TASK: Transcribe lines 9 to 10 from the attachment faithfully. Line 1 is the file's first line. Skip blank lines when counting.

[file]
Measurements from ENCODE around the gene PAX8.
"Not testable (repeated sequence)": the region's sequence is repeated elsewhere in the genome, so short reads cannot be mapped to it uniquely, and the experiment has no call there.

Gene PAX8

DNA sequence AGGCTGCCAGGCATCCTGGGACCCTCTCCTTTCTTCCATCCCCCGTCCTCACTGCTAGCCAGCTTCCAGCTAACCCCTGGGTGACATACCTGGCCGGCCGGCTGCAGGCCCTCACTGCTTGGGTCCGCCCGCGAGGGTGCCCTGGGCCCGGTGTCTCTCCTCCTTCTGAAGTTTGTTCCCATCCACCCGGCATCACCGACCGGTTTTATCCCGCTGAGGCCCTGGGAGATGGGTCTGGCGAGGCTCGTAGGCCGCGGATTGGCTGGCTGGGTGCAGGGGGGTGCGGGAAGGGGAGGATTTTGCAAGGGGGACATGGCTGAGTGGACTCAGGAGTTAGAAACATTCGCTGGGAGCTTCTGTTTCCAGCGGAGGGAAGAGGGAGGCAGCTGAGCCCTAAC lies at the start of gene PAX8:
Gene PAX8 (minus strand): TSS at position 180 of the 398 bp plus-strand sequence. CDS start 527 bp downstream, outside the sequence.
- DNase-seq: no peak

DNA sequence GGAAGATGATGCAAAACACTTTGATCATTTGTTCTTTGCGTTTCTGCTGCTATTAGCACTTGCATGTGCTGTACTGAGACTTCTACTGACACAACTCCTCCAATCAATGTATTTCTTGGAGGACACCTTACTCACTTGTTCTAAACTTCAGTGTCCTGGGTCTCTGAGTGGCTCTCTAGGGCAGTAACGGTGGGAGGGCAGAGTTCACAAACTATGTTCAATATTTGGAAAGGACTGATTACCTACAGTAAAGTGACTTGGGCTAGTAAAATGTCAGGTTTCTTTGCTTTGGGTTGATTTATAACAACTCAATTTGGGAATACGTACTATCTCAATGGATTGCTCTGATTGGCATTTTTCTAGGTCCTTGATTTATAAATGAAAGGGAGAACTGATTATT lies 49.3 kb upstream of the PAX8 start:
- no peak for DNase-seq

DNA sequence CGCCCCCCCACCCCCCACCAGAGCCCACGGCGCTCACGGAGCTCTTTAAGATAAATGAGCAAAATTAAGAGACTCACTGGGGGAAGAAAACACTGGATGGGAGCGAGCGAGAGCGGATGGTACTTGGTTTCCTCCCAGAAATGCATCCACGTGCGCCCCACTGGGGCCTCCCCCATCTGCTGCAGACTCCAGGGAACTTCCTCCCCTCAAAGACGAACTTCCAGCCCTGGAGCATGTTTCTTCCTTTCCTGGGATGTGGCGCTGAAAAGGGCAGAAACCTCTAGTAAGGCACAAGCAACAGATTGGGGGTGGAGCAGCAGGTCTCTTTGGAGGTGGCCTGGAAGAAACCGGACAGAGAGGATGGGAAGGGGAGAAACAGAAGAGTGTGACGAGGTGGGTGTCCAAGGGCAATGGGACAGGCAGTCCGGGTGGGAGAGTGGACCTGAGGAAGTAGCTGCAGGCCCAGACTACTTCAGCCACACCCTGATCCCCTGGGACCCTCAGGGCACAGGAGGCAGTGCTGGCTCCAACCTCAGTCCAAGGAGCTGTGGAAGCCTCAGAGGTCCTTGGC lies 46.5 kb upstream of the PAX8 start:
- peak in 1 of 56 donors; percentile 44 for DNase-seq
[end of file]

DNA sequence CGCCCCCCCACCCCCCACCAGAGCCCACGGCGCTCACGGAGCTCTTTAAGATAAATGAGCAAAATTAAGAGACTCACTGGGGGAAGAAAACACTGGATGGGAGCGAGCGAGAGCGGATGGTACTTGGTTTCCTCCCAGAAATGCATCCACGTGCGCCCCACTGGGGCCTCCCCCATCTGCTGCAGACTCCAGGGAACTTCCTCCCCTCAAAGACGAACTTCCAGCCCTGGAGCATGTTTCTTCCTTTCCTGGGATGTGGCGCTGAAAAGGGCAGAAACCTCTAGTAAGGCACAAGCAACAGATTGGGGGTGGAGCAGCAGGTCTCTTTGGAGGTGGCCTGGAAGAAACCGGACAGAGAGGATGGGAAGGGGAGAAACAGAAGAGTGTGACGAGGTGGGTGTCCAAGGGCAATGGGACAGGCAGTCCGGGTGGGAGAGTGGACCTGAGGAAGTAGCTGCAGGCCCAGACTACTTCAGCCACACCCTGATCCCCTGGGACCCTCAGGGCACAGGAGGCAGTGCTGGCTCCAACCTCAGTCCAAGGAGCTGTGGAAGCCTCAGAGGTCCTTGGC lies 46.5 kb upstream of the PAX8 start:
- peak in 1 of 56 donors; percentile 44 for DNase-seq